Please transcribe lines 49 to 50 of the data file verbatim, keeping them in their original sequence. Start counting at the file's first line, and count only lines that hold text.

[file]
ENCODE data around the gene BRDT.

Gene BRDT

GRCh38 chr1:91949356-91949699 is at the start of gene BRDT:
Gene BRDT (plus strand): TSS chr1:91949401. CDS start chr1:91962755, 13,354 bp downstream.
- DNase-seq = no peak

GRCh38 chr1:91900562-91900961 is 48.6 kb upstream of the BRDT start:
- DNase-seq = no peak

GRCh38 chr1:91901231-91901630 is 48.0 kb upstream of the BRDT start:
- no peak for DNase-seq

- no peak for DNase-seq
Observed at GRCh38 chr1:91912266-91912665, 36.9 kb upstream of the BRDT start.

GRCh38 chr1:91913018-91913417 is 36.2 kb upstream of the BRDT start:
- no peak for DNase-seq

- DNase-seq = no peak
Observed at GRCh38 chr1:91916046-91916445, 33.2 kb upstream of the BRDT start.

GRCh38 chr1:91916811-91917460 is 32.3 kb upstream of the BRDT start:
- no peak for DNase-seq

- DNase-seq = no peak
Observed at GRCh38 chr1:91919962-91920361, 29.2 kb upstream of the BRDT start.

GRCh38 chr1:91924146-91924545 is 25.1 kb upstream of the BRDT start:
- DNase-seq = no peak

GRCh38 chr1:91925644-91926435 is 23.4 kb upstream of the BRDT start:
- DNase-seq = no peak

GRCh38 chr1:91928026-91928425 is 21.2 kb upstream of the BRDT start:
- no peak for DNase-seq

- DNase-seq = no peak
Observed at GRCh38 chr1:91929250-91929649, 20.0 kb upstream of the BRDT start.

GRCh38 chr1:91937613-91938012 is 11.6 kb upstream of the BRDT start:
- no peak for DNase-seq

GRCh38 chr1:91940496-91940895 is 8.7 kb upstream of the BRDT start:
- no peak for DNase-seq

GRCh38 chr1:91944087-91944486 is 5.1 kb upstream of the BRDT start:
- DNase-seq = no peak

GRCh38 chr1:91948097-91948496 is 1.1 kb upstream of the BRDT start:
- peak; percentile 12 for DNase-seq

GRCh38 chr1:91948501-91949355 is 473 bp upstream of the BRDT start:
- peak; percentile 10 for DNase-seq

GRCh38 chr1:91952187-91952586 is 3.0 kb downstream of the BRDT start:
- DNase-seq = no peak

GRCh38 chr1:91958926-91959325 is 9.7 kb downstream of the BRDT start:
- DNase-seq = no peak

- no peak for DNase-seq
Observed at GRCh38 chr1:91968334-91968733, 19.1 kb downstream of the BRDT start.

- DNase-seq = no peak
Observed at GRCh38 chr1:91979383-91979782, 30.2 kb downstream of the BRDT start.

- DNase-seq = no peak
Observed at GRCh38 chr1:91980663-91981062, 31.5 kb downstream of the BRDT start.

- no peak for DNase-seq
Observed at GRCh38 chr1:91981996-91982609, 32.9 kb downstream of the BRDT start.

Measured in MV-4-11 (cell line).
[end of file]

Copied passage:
Observed at GRCh38 chr1:91981996-91982609, 32.9 kb downstream of the BRDT start.

Measured in MV-4-11 (cell line).